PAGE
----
Too much heat may melt elements of a component and make them not function or even dangerous. Passing through the reflow oven can be a taxing on Moisture Sensitive Devices (MSD), unless they are packaged properly to prevent them from mechanical damage from handling or cracking. MSDs that are exposed to high levels of humidity may lead to cracking of the component body or pop corning during reflow.
This is when parts get lifted up at an angle. Could be an issue with part placement in SMT boards or wave height in through hole.
Generally this is when excessive solder turns into a ball during reflow. Solder balls reduces the insulation separation distance below the required minimum. They can be removed with a high-pressured airgun but may require a follow-up visual inspection with optical or x-ray.
Fillet Lifting in Through Holes
Lead-free soldering in particular, sometimes results in fillets lifting in THT leads. Sometimes, along with the fillet, the pad may pull away from the laminate as well. Although in most cases, this failure does not lead to a solder joint defect or an electrical failure. The reason for this type of concern is related to the expansion and contraction the PCB undergoes during soldering and the solidification of lead-free materials. IPC 610D inspection criteria covers this process issue.
Popcorning/Cracking of Components
Incorrect specification or use of the component can result in popcorning or cracking during solder reflow. This is usually when a leaded components is used for lead free processing. This could also be from not following maximum soldering temperature and duration suggested by the manufacturer of the component.
Surface Corrosion and Copper Dendrites
Excess flux and surface cleanliness are important in getting good solder joints. Contaminants on the PCB’s surface can lead to corrosion.
Formation of copper dendrites can result in intermittent failures in PCBAs. In lead-free soldering, VOC free fluxes may be used which result in more problems. The root cause is the flux residue remaining on the board surface, which forms a conductive path through the moisture layer when the board is subject to high temperature and humidity.
Tin whiskers are a complex issue that could have an entire page dedicated to it but for simplicity’s sake, the tin coating on the surface of a circuit board can often lead to growth of tin whiskers that short neighboring tracks and pads. The whiskers mainly occur due to stress formed during the plating process.
High temperatures during the soldering process can cause PCB materials to expand and deform. Could even place strain on the pad. This could cause the pad lifting off the surface of the board or the fillet lifting from the pad. The fillet may also tear in the process. This contraction and expansion in the laminate and the solder are the main cause for pad lifting.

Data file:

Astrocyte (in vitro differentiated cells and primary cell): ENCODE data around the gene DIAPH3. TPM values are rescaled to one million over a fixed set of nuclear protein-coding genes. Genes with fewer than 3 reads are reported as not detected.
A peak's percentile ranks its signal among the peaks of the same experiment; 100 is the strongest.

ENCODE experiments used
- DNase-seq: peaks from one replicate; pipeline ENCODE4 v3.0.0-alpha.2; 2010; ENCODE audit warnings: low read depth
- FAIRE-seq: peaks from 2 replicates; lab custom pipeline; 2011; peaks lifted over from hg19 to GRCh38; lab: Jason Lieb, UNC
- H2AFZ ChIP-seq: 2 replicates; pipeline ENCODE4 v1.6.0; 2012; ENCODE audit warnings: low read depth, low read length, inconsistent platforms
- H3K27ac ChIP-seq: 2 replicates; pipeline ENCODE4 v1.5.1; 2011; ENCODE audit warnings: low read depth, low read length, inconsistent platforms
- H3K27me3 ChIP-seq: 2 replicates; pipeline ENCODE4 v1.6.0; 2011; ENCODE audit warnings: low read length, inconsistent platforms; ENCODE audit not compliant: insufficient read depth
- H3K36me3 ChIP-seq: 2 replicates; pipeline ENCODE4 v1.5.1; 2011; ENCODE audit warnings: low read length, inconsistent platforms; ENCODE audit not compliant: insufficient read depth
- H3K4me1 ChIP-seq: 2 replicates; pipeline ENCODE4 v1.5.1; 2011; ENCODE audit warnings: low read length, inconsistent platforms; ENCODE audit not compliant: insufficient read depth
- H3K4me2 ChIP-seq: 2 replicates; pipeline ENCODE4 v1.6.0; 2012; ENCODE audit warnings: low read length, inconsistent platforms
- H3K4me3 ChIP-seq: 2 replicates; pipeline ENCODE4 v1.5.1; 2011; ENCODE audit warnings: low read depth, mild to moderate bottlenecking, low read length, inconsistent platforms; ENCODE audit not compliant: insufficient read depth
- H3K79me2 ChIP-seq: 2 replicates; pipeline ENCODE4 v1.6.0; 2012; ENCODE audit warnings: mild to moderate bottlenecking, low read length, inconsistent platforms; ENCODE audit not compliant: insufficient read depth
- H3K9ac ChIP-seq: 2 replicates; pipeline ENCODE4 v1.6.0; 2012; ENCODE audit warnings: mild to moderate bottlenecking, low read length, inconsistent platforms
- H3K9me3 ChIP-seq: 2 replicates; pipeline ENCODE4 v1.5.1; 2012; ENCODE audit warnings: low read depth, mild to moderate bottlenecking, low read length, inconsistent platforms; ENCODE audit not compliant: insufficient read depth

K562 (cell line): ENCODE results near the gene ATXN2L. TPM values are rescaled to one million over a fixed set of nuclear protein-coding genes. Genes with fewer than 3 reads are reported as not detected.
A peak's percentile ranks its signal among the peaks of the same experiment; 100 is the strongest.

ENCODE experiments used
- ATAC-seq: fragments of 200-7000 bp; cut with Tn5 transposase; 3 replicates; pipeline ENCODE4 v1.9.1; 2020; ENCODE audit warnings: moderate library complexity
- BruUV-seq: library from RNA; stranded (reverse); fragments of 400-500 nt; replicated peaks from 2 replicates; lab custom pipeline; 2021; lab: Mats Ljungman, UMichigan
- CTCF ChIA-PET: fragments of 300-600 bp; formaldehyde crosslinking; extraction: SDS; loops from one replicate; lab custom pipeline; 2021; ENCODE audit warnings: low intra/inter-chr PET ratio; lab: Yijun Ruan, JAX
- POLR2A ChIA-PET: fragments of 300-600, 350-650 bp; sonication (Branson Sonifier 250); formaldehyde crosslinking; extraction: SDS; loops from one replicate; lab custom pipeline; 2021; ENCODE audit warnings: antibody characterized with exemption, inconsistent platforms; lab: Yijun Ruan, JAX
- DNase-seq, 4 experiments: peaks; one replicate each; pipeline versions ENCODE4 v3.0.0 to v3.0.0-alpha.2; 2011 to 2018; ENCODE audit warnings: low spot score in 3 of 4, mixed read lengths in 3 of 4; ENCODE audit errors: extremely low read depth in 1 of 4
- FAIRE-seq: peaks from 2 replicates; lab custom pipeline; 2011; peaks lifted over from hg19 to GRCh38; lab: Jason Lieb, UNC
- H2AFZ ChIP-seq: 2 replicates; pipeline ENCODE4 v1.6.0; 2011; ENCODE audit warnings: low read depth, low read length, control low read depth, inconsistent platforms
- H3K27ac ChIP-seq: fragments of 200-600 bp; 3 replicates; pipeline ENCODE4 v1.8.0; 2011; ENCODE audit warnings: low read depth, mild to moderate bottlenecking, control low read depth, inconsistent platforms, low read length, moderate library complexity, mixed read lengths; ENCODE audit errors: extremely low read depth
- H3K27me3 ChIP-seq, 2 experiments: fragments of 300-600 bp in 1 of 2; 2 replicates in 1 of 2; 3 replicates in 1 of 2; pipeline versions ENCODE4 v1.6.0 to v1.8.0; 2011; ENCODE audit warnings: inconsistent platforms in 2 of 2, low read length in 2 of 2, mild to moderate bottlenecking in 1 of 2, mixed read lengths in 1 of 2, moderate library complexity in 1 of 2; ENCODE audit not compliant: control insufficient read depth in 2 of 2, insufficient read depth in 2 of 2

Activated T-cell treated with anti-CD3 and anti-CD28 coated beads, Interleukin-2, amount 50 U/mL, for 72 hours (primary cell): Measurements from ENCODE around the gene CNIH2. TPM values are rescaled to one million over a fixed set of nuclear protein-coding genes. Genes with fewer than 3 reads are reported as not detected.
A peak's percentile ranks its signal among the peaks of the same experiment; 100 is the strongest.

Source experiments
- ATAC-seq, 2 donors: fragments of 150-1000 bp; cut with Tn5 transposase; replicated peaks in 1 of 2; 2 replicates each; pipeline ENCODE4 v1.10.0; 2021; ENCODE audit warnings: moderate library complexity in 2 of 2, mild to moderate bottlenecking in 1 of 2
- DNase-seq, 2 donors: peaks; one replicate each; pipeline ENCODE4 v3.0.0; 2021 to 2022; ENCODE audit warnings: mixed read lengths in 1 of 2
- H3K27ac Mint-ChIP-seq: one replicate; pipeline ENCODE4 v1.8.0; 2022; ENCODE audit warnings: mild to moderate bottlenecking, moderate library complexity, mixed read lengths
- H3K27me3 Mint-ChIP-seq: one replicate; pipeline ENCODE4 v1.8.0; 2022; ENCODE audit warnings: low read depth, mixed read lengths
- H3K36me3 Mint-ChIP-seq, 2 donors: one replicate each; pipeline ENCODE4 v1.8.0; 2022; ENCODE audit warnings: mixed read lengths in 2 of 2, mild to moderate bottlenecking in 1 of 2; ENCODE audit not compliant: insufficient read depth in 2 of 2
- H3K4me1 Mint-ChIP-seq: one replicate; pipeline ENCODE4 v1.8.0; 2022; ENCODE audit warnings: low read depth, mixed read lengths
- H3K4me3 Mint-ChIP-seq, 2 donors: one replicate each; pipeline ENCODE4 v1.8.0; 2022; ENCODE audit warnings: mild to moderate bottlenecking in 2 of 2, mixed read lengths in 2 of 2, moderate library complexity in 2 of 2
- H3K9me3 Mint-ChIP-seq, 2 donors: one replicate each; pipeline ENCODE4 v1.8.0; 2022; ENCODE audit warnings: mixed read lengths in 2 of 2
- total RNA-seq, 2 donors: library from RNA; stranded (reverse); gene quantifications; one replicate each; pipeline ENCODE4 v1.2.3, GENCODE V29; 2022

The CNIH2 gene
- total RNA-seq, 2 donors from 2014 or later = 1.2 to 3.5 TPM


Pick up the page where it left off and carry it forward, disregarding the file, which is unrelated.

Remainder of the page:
Solder Paste Not Reflowed
Low solder profile temperatures can result in non-reflow or incomplete reflow of solder paste. Insufficient temperatures can cause non-wetting of the pad or component leads. This can happen when a component termination point fails to reach peak reflow temperature for an adequate duration time. The way boards are populated and their sizes may result in different areas heating up differently. Although it takes only a few seconds to form a reliable solder joint, the components forming the joint do have to remain at temperatures above melting point for reliable assembly.
Delamination of PCBs is visualized as a blister or air gap in the board. This may be formed when water vapor from the circuit board material expands and escapes when it is heated up in the solder process. Lead-free soldering requires higher temps and more energy to be exerted, and delamination of the PCB materials may occur when moisture in the board expands during the reflow process. This could be fixed by baking boards before assembly.
Outgassing and Blowholes
Similar to delamination, outgassing and blow holes may be a process indicator that your bare boards have moisture in them. This small amounts of liquids absorbed into a board expand during soldering and outgas from the plated through holes. At these high temperatures, the liquid state goes into the gas state and releases. Since solder on the outside hardens first, holes/voids may be seen on the base of the termination. That escaped gas causes pinholes, blowholes, or voids, with size correlating to the volume of the released gas.
Ensuring quality solder joints will allow your design and your product to be successful. Although this list doesn’t cover everything, it is a good place to start in diagnosing what is wrong with your board or as general knowledge when receiving completed assemblies. The team at Vinatronic has over 25 years of experience soldering and inspecting solder joints. If you have any further questions or a project you’d like to get built up our team would love to help!